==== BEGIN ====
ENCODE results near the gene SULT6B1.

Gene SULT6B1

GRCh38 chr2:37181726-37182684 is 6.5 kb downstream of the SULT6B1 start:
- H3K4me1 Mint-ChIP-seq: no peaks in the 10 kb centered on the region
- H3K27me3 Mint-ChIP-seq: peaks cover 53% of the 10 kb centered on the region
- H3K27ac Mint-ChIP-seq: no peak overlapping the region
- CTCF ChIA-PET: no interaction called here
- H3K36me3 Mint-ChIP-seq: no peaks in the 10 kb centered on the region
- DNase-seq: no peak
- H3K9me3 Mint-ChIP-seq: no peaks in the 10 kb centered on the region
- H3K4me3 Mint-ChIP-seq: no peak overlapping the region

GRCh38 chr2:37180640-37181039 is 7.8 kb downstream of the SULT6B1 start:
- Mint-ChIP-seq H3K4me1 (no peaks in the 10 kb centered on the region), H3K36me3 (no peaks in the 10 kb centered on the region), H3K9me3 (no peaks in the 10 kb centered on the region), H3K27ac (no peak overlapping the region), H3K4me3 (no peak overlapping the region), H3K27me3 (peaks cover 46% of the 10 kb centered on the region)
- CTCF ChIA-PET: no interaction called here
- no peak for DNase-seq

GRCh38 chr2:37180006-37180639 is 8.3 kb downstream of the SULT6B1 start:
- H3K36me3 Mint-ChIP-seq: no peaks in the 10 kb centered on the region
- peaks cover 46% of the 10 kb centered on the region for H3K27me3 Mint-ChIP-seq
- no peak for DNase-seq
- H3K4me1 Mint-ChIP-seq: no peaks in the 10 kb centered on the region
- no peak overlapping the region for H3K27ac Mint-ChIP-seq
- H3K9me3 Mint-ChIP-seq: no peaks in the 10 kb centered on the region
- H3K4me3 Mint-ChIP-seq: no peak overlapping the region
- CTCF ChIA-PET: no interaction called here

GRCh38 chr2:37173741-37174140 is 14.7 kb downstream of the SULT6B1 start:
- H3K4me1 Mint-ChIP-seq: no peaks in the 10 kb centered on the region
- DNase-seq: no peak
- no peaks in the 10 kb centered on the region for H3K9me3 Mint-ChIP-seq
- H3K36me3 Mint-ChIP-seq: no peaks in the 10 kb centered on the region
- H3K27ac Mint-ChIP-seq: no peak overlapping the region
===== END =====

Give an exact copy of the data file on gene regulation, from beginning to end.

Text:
ENCODE results near the gene SULT6B1.

Gene SULT6B1

GRCh38 chr2:37181726-37182684 is 6.5 kb downstream of the SULT6B1 start:
- H3K4me1 Mint-ChIP-seq: no peaks in the 10 kb centered on the region
- H3K27me3 Mint-ChIP-seq: peaks cover 53% of the 10 kb centered on the region
- H3K27ac Mint-ChIP-seq: no peak overlapping the region
- CTCF ChIA-PET: no interaction called here
- H3K36me3 Mint-ChIP-seq: no peaks in the 10 kb centered on the region
- DNase-seq: no peak
- H3K9me3 Mint-ChIP-seq: no peaks in the 10 kb centered on the region
- H3K4me3 Mint-ChIP-seq: no peak overlapping the region

GRCh38 chr2:37180640-37181039 is 7.8 kb downstream of the SULT6B1 start:
- Mint-ChIP-seq H3K4me1 (no peaks in the 10 kb centered on the region), H3K36me3 (no peaks in the 10 kb centered on the region), H3K9me3 (no peaks in the 10 kb centered on the region), H3K27ac (no peak overlapping the region), H3K4me3 (no peak overlapping the region), H3K27me3 (peaks cover 46% of the 10 kb centered on the region)
- CTCF ChIA-PET: no interaction called here
- no peak for DNase-seq

GRCh38 chr2:37180006-37180639 is 8.3 kb downstream of the SULT6B1 start:
- H3K36me3 Mint-ChIP-seq: no peaks in the 10 kb centered on the region
- peaks cover 46% of the 10 kb centered on the region for H3K27me3 Mint-ChIP-seq
- no peak for DNase-seq
- H3K4me1 Mint-ChIP-seq: no peaks in the 10 kb centered on the region
- no peak overlapping the region for H3K27ac Mint-ChIP-seq
- H3K9me3 Mint-ChIP-seq: no peaks in the 10 kb centered on the region
- H3K4me3 Mint-ChIP-seq: no peak overlapping the region
- CTCF ChIA-PET: no interaction called here

GRCh38 chr2:37173741-37174140 is 14.7 kb downstream of the SULT6B1 start:
- H3K4me1 Mint-ChIP-seq: no peaks in the 10 kb centered on the region
- DNase-seq: no peak
- no peaks in the 10 kb centered on the region for H3K9me3 Mint-ChIP-seq
- H3K36me3 Mint-ChIP-seq: no peaks in the 10 kb centered on the region
- H3K27ac Mint-ChIP-seq: no peak overlapping the region